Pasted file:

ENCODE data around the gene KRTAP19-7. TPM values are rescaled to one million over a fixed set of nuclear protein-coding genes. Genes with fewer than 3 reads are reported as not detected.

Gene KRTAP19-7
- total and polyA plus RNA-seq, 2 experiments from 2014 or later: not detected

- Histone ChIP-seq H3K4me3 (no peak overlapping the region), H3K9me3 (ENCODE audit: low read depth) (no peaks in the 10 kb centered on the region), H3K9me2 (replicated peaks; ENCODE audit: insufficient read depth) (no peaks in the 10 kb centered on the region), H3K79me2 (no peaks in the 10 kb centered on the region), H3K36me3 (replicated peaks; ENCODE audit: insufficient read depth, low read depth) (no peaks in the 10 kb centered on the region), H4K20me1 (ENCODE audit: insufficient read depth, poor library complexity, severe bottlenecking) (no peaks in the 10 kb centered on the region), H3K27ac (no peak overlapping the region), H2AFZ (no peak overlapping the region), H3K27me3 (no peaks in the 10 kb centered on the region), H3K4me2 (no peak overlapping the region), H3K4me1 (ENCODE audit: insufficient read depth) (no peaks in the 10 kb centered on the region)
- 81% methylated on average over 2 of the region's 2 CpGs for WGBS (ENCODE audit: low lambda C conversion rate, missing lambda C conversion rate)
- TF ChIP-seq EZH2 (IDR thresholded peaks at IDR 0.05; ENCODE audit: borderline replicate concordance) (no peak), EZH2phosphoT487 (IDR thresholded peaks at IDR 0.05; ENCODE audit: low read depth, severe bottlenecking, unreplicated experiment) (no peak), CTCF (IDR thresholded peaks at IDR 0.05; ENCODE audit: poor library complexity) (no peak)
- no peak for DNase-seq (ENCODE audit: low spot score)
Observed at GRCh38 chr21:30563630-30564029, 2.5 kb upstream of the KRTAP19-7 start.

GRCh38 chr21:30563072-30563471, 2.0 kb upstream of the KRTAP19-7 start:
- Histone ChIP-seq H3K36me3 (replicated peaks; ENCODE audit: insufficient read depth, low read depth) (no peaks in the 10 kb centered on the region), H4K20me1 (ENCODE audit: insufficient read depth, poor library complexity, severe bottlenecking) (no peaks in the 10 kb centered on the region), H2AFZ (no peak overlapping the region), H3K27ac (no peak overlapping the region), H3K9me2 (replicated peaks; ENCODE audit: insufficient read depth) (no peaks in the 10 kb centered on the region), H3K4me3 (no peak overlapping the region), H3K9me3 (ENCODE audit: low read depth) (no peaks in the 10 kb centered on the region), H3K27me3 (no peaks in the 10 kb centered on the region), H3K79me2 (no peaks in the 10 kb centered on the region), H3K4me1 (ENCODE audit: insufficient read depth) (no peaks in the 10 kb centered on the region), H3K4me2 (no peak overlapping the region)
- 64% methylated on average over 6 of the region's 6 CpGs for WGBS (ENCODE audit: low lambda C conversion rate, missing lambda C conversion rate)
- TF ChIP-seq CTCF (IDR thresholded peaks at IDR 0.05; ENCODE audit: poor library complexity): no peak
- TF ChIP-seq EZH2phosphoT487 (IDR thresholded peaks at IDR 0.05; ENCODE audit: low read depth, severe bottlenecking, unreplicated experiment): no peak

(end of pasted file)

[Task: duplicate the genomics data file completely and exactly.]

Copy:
ENCODE data around the gene KRTAP19-7. TPM values are rescaled to one million over a fixed set of nuclear protein-coding genes. Genes with fewer than 3 reads are reported as not detected.

Gene KRTAP19-7
- total and polyA plus RNA-seq, 2 experiments from 2014 or later: not detected

- Histone ChIP-seq H3K4me3 (no peak overlapping the region), H3K9me3 (ENCODE audit: low read depth) (no peaks in the 10 kb centered on the region), H3K9me2 (replicated peaks; ENCODE audit: insufficient read depth) (no peaks in the 10 kb centered on the region), H3K79me2 (no peaks in the 10 kb centered on the region), H3K36me3 (replicated peaks; ENCODE audit: insufficient read depth, low read depth) (no peaks in the 10 kb centered on the region), H4K20me1 (ENCODE audit: insufficient read depth, poor library complexity, severe bottlenecking) (no peaks in the 10 kb centered on the region), H3K27ac (no peak overlapping the region), H2AFZ (no peak overlapping the region), H3K27me3 (no peaks in the 10 kb centered on the region), H3K4me2 (no peak overlapping the region), H3K4me1 (ENCODE audit: insufficient read depth) (no peaks in the 10 kb centered on the region)
- 81% methylated on average over 2 of the region's 2 CpGs for WGBS (ENCODE audit: low lambda C conversion rate, missing lambda C conversion rate)
- TF ChIP-seq EZH2 (IDR thresholded peaks at IDR 0.05; ENCODE audit: borderline replicate concordance) (no peak), EZH2phosphoT487 (IDR thresholded peaks at IDR 0.05; ENCODE audit: low read depth, severe bottlenecking, unreplicated experiment) (no peak), CTCF (IDR thresholded peaks at IDR 0.05; ENCODE audit: poor library complexity) (no peak)
- no peak for DNase-seq (ENCODE audit: low spot score)
Observed at GRCh38 chr21:30563630-30564029, 2.5 kb upstream of the KRTAP19-7 start.

GRCh38 chr21:30563072-30563471, 2.0 kb upstream of the KRTAP19-7 start:
- Histone ChIP-seq H3K36me3 (replicated peaks; ENCODE audit: insufficient read depth, low read depth) (no peaks in the 10 kb centered on the region), H4K20me1 (ENCODE audit: insufficient read depth, poor library complexity, severe bottlenecking) (no peaks in the 10 kb centered on the region), H2AFZ (no peak overlapping the region), H3K27ac (no peak overlapping the region), H3K9me2 (replicated peaks; ENCODE audit: insufficient read depth) (no peaks in the 10 kb centered on the region), H3K4me3 (no peak overlapping the region), H3K9me3 (ENCODE audit: low read depth) (no peaks in the 10 kb centered on the region), H3K27me3 (no peaks in the 10 kb centered on the region), H3K79me2 (no peaks in the 10 kb centered on the region), H3K4me1 (ENCODE audit: insufficient read depth) (no peaks in the 10 kb centered on the region), H3K4me2 (no peak overlapping the region)
- 64% methylated on average over 6 of the region's 6 CpGs for WGBS (ENCODE audit: low lambda C conversion rate, missing lambda C conversion rate)
- TF ChIP-seq CTCF (IDR thresholded peaks at IDR 0.05; ENCODE audit: poor library complexity): no peak
- TF ChIP-seq EZH2phosphoT487 (IDR thresholded peaks at IDR 0.05; ENCODE audit: low read depth, severe bottlenecking, unreplicated experiment): no peak